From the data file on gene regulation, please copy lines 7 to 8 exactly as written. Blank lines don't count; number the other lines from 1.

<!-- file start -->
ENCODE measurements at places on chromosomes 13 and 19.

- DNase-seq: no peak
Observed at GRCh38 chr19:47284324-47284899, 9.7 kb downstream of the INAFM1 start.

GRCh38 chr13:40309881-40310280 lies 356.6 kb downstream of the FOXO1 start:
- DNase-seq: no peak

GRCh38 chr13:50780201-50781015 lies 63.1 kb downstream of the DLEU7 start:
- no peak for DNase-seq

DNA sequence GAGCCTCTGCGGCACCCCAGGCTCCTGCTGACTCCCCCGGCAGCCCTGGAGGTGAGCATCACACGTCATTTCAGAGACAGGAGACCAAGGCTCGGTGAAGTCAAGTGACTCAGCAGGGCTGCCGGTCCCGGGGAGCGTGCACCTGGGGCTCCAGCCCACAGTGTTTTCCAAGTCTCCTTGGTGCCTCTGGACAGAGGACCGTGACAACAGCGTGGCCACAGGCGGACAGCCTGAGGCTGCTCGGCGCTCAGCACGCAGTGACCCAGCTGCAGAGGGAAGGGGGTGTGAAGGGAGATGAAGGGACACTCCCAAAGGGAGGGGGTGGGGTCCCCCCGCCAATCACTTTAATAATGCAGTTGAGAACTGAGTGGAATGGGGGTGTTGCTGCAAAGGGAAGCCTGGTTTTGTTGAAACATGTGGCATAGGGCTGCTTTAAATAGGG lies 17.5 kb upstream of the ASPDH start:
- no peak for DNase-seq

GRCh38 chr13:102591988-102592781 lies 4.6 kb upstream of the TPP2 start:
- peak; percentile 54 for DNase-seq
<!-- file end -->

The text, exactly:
- no peak for DNase-seq

DNA sequence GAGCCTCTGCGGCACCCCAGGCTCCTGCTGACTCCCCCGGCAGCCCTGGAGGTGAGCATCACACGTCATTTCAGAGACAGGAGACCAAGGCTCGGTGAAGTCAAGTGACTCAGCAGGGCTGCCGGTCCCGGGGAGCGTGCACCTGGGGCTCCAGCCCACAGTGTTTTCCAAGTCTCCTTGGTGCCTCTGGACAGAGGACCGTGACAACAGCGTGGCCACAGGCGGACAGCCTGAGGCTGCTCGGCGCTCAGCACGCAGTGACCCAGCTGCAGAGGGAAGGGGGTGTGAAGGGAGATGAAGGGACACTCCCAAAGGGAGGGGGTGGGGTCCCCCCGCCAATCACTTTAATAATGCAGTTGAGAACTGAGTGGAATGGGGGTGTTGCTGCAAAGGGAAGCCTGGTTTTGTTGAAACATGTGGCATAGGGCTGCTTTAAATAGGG lies 17.5 kb upstream of the ASPDH start: